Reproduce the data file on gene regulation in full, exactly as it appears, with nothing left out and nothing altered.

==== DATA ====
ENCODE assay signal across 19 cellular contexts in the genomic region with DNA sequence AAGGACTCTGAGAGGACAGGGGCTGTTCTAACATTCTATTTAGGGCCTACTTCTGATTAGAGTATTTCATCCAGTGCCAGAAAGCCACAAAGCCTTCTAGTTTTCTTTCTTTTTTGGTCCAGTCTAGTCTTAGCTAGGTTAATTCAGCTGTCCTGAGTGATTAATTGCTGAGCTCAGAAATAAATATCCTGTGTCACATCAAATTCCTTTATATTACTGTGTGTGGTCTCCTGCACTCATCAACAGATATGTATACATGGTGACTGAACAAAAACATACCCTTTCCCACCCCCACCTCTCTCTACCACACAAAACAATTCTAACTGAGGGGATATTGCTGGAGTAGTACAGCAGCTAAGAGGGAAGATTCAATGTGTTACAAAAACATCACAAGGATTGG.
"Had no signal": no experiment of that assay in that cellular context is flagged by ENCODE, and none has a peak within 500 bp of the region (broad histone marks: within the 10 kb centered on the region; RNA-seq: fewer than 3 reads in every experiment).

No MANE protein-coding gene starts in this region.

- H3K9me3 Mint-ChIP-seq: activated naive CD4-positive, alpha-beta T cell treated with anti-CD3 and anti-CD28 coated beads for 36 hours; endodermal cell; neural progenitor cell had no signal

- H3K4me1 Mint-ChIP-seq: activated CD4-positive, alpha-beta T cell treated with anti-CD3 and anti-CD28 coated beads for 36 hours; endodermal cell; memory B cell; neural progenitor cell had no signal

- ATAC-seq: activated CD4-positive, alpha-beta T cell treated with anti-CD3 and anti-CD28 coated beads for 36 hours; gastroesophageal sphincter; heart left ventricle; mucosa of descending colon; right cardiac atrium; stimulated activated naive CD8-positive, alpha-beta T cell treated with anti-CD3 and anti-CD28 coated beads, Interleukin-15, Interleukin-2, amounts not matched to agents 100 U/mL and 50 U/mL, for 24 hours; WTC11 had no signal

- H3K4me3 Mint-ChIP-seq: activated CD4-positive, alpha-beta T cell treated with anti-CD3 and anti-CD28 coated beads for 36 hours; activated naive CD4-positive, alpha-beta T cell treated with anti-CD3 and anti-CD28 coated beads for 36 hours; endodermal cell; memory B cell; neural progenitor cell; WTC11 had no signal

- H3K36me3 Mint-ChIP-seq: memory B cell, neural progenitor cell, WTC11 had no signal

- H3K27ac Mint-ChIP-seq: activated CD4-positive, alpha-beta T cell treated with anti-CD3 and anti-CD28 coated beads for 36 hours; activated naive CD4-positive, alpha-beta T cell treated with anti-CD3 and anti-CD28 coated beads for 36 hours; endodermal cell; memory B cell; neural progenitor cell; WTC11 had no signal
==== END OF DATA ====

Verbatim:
ENCODE assay signal across 19 cellular contexts in the genomic region with DNA sequence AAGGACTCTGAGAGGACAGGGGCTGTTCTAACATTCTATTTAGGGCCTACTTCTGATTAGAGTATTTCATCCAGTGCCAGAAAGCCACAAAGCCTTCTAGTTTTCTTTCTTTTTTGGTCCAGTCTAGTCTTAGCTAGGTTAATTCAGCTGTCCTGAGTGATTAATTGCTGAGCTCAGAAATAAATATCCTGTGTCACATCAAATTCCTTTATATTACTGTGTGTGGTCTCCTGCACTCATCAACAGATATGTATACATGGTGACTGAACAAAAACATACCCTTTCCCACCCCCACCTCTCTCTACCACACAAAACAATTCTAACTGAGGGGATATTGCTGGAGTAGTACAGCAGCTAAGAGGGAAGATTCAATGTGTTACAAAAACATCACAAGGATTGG.
"Had no signal": no experiment of that assay in that cellular context is flagged by ENCODE, and none has a peak within 500 bp of the region (broad histone marks: within the 10 kb centered on the region; RNA-seq: fewer than 3 reads in every experiment).

No MANE protein-coding gene starts in this region.

- H3K9me3 Mint-ChIP-seq: activated naive CD4-positive, alpha-beta T cell treated with anti-CD3 and anti-CD28 coated beads for 36 hours; endodermal cell; neural progenitor cell had no signal

- H3K4me1 Mint-ChIP-seq: activated CD4-positive, alpha-beta T cell treated with anti-CD3 and anti-CD28 coated beads for 36 hours; endodermal cell; memory B cell; neural progenitor cell had no signal

- ATAC-seq: activated CD4-positive, alpha-beta T cell treated with anti-CD3 and anti-CD28 coated beads for 36 hours; gastroesophageal sphincter; heart left ventricle; mucosa of descending colon; right cardiac atrium; stimulated activated naive CD8-positive, alpha-beta T cell treated with anti-CD3 and anti-CD28 coated beads, Interleukin-15, Interleukin-2, amounts not matched to agents 100 U/mL and 50 U/mL, for 24 hours; WTC11 had no signal

- H3K4me3 Mint-ChIP-seq: activated CD4-positive, alpha-beta T cell treated with anti-CD3 and anti-CD28 coated beads for 36 hours; activated naive CD4-positive, alpha-beta T cell treated with anti-CD3 and anti-CD28 coated beads for 36 hours; endodermal cell; memory B cell; neural progenitor cell; WTC11 had no signal

- H3K36me3 Mint-ChIP-seq: memory B cell, neural progenitor cell, WTC11 had no signal

- H3K27ac Mint-ChIP-seq: activated CD4-positive, alpha-beta T cell treated with anti-CD3 and anti-CD28 coated beads for 36 hours; activated naive CD4-positive, alpha-beta T cell treated with anti-CD3 and anti-CD28 coated beads for 36 hours; endodermal cell; memory B cell; neural progenitor cell; WTC11 had no signal